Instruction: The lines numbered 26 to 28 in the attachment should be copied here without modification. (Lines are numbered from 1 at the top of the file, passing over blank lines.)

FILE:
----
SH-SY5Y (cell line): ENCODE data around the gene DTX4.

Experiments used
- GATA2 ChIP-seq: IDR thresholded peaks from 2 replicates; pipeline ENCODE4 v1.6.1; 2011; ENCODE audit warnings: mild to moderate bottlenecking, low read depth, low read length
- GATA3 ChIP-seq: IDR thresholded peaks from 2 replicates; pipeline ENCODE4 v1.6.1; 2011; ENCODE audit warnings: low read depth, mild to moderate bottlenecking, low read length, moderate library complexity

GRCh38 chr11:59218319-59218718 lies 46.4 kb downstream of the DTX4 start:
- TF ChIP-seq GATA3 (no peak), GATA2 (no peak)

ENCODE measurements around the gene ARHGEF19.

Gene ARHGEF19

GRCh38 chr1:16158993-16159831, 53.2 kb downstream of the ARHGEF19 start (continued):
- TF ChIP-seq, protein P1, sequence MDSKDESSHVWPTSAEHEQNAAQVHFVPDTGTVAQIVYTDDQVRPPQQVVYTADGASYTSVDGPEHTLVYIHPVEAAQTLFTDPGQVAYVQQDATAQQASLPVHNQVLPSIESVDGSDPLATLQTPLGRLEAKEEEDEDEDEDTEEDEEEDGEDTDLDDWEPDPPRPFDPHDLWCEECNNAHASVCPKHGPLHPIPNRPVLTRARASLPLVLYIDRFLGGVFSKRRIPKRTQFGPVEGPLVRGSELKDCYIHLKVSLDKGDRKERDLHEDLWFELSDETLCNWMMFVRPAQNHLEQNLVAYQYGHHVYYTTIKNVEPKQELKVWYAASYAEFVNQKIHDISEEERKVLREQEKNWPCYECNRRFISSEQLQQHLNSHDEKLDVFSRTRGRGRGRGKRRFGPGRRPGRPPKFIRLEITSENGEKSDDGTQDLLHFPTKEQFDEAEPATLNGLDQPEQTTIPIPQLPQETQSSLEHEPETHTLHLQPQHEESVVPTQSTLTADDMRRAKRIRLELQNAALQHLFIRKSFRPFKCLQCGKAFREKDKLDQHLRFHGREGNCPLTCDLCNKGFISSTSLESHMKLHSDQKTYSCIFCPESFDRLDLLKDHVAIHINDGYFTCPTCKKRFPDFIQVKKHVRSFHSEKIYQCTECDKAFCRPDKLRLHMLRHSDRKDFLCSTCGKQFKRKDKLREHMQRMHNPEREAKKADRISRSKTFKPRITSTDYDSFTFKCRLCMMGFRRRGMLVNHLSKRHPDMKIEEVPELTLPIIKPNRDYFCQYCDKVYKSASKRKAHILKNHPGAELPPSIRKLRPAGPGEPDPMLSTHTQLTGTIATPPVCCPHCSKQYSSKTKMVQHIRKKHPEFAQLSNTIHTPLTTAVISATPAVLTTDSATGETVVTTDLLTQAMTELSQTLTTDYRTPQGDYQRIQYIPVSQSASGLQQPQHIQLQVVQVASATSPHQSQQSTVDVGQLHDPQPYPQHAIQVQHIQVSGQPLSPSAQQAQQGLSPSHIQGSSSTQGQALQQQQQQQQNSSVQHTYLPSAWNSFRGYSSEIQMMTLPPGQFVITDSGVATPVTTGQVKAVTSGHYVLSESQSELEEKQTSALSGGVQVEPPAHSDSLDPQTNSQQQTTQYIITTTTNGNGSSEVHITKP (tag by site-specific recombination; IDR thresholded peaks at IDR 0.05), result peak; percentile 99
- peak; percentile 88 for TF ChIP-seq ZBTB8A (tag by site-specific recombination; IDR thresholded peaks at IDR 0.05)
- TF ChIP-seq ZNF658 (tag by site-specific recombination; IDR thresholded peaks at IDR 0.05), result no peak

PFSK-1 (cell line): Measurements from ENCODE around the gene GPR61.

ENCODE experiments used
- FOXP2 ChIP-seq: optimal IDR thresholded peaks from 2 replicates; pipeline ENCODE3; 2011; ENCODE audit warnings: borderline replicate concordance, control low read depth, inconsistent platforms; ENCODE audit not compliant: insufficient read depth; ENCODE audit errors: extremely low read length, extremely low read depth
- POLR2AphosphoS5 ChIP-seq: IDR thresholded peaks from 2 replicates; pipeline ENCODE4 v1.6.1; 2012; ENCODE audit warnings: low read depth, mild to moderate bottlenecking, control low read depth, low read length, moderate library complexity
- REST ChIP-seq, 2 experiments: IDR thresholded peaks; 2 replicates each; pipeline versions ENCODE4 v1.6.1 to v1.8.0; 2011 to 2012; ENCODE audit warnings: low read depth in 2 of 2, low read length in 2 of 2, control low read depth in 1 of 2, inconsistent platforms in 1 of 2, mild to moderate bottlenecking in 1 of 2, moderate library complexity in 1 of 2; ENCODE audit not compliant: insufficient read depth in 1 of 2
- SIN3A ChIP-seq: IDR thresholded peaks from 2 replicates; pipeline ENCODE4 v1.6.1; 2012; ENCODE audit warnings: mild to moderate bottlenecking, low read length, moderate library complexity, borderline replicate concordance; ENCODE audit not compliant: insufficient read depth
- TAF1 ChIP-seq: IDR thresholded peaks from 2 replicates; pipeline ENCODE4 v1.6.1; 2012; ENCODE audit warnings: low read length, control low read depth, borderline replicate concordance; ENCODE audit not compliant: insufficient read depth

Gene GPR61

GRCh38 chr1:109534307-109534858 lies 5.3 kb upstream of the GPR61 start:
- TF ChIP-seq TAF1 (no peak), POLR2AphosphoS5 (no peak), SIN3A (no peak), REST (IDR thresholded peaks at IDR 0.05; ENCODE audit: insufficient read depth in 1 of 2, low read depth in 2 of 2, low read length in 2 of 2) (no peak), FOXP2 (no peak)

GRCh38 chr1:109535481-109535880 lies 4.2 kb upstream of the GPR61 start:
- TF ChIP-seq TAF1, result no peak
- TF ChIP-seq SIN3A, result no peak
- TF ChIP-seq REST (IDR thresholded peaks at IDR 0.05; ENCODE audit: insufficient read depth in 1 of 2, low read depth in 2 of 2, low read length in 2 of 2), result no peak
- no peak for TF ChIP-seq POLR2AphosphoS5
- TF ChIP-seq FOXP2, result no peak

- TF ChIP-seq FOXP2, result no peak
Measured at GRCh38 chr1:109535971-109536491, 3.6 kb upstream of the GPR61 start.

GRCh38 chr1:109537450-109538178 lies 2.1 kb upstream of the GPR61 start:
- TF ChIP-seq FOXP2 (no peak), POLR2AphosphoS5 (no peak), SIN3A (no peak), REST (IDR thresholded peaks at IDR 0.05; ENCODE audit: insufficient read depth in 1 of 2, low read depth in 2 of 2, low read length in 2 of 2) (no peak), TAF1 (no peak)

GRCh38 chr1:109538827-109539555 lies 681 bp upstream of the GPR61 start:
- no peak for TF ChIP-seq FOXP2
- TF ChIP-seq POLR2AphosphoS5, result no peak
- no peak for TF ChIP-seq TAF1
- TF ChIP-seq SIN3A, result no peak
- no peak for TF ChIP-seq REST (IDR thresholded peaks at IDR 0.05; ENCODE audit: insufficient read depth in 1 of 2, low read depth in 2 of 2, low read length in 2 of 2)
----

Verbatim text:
- TF ChIP-seq REST (IDR thresholded peaks at IDR 0.05; ENCODE audit: insufficient read depth in 1 of 2, low read depth in 2 of 2, low read length in 2 of 2), result no peak
- no peak for TF ChIP-seq POLR2AphosphoS5
- TF ChIP-seq FOXP2, result no peak